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Federated networking for the Cloud

Posted on Thursday, May 07, 2009 | 1 Comment

We see in the VMware Cloud space lots of discussion around the federated cloud. In this context we are referring to the federation of the VMware management layers to orchestrate interaction between a companies on-premise internal cloud with a cloud provider.

What if we take this federation to the next step and federate the networking, here is what I mean and why I think this next evolution is important.

If an organisation wants to extend their Data Center into the cloud the networking capabilities should not play a second cousin to the virtual machine capabilities that are delivered from the cloud. If I can operate my virtual machine in all its glory via the the same interface irrespective of location, I should be able to do this will my networking. If I want to apply an ACL, create VLANs, monitor ports or use RMON to troubleshoot a network issue within my internal cloud we should be able to do this within the external cloud.

Not all implementations are going to to require such rich features. Yet if the cloud is to be relevant to each and every organisation, which it should be then it is elements such as these which will allow the majority adoption. I think the key here is security, many of these features are security requirements and will help to address some of the cloud security issues.

How could this happen? Take some of the emerging technologies in the networking space, vSphere vNetwork Distributed Switches, Cisco Unified Compute System and the Nexus range including the N1000V. The N1000V brings the rich networking features of the Nexus Data Center fabric right up to the virtual machine layer and interfaces. If you have experimented with the N1KV as I have you will know that it is executed as a virtual machine and can communicate back to your physical Nexus equipment. So lets take this architecture one step further. What if the external cloud ran a N1K virtual switch instance which created a vNetwork Distributed Switch simply for me as a customer on that cloud, in my own realm/domain that federated and communicated back into my own Data Center networking fabric. Now just as for my Virtual Machine management I have location transparency for networking configuration and management between my internal and external clouds. My network staff can provision network ports with appropriate with rich settings just as if they were doing it internally. A key benefit here is the increased demarcation and functions in the security area.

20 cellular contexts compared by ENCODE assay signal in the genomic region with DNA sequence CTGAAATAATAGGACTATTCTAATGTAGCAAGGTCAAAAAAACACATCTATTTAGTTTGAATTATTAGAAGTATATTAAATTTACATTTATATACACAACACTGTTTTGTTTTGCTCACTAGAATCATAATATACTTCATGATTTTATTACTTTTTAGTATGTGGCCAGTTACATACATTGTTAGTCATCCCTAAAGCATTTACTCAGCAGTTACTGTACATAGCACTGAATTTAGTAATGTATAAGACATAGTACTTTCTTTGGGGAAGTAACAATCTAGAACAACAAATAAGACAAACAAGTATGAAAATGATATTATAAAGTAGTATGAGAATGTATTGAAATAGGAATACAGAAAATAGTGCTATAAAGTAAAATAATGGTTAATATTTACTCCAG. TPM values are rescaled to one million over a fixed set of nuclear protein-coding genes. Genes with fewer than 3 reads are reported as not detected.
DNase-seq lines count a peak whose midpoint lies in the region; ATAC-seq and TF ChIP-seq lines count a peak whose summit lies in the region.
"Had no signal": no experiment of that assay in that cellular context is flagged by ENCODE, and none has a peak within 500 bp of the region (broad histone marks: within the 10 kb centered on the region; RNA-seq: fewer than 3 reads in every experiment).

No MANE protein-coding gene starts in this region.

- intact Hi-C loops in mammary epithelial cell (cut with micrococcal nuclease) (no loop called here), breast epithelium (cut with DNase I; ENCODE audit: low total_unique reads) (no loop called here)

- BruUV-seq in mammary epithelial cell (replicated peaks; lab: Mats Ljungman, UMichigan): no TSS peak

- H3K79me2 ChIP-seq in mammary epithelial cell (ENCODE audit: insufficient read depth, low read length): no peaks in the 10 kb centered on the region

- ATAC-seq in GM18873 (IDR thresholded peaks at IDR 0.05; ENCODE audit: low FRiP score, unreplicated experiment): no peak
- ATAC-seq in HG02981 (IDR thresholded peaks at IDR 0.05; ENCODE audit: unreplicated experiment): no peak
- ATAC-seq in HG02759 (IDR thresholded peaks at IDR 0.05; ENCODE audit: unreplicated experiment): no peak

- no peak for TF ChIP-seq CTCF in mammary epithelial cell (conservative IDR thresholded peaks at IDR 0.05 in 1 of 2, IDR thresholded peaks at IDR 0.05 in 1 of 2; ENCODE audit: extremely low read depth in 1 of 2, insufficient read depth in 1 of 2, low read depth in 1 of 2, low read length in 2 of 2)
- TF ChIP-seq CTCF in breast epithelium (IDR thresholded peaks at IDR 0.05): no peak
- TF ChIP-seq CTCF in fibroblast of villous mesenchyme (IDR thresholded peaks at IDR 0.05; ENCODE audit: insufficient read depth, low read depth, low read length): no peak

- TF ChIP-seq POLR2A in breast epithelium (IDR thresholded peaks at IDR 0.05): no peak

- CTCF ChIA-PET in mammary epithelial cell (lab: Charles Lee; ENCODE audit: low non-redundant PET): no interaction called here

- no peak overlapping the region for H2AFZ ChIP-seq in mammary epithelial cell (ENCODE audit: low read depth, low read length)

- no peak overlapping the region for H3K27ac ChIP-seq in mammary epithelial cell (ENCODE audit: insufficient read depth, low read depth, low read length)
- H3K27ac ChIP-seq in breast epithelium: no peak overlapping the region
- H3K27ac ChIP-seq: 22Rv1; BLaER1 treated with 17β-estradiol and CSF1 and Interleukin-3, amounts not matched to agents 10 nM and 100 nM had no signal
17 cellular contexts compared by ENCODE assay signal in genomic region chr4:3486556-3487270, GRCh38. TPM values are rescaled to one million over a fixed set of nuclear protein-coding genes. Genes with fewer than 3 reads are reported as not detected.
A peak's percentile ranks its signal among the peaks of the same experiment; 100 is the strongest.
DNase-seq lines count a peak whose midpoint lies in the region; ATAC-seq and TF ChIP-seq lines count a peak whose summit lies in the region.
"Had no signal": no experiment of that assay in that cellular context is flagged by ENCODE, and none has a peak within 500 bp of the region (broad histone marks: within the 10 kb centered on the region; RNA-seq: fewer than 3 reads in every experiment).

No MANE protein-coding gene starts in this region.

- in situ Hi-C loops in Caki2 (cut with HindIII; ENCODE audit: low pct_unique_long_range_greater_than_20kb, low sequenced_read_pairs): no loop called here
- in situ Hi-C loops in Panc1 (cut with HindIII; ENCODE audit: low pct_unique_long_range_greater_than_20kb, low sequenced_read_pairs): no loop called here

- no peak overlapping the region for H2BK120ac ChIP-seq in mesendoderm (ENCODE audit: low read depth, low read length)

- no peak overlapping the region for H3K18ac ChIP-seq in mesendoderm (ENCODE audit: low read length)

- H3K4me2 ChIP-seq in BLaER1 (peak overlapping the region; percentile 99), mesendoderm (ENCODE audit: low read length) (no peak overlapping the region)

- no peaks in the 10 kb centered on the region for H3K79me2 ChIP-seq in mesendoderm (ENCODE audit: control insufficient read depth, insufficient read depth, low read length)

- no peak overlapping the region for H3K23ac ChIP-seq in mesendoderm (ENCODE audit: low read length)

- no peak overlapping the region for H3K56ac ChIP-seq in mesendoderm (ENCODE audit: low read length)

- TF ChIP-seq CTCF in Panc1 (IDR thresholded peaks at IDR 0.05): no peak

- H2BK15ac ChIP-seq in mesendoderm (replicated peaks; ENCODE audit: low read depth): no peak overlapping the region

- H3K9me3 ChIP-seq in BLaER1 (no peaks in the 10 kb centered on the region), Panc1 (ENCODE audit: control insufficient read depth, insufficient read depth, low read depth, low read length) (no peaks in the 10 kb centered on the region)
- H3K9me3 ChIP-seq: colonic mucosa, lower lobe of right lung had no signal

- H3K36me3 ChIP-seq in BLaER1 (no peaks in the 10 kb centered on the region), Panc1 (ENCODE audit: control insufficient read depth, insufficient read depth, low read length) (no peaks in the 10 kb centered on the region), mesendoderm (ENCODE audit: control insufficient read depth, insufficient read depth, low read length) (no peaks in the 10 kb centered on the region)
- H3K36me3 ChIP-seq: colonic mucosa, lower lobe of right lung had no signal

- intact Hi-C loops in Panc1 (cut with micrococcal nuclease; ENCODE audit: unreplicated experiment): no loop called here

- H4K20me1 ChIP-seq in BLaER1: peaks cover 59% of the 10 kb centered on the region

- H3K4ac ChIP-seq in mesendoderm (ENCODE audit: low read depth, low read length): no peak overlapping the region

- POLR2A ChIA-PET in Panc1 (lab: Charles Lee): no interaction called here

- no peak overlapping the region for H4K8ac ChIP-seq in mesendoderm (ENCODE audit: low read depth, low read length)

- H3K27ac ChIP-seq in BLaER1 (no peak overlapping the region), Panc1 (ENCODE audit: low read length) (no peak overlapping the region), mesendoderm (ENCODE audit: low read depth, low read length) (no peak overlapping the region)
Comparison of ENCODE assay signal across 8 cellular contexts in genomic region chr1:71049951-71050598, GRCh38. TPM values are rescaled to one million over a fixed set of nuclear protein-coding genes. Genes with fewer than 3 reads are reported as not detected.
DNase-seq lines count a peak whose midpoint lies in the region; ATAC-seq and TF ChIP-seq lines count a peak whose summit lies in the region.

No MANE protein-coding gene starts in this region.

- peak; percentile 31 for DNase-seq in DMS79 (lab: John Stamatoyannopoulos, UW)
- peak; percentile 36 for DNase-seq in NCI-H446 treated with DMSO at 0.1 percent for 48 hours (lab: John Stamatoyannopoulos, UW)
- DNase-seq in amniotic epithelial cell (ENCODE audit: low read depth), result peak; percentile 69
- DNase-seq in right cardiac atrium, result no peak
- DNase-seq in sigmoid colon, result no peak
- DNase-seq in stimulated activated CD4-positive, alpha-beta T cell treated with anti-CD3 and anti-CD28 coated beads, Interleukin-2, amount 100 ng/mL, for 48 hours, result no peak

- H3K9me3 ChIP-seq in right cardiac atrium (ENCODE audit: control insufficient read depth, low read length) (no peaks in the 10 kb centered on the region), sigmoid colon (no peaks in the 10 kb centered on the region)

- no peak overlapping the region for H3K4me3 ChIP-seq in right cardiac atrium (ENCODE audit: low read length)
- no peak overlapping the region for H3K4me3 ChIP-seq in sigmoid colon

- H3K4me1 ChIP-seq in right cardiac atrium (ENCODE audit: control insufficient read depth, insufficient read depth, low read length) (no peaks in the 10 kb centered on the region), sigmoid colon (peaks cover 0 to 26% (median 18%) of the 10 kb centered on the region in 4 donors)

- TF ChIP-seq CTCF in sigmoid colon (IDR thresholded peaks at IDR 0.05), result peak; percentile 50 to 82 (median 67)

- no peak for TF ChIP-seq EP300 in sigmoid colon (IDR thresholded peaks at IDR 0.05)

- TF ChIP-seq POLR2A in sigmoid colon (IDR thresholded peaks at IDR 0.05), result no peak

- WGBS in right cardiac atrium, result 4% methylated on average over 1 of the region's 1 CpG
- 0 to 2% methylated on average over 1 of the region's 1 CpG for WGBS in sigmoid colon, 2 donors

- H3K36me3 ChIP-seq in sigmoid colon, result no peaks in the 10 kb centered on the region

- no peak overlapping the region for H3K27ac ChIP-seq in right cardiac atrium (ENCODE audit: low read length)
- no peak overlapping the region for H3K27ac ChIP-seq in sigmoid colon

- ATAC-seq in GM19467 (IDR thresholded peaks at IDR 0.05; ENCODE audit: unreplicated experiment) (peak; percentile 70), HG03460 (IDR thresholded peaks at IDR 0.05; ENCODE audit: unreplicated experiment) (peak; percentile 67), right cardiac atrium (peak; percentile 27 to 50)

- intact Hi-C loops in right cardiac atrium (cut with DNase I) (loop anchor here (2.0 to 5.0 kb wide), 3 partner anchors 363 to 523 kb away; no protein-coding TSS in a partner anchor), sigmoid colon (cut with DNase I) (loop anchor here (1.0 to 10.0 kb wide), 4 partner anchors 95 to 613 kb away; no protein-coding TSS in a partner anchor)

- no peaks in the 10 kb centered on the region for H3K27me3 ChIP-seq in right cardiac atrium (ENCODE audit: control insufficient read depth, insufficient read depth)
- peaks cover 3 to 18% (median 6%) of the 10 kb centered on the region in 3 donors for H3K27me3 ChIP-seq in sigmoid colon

Its early days on my thoughts on this but I hope you get the idea of the concept and why this really should be on the roadmap for the vendors. So how about it Cisco and VMware, can we have a date? When can we have federated networking for the cloud?

As a side note, notice how this architecture is only possible because the switching is executed as a virtual machine and not as a physical piece of hardware. When we state that the new atomic unit of the data center is the virtual machine you can see just how fundamental this is to the data centers of the future and how true it is coming to be, maybe faster than many of us thought.



  1. Just an update on this. We could see this sooner that you might think. Having been looking at the vmSafe technology now in vSphere 4 this does not need to be a Nexus type thing. A vendor could create a unified security system through vmSafe. Interesting!


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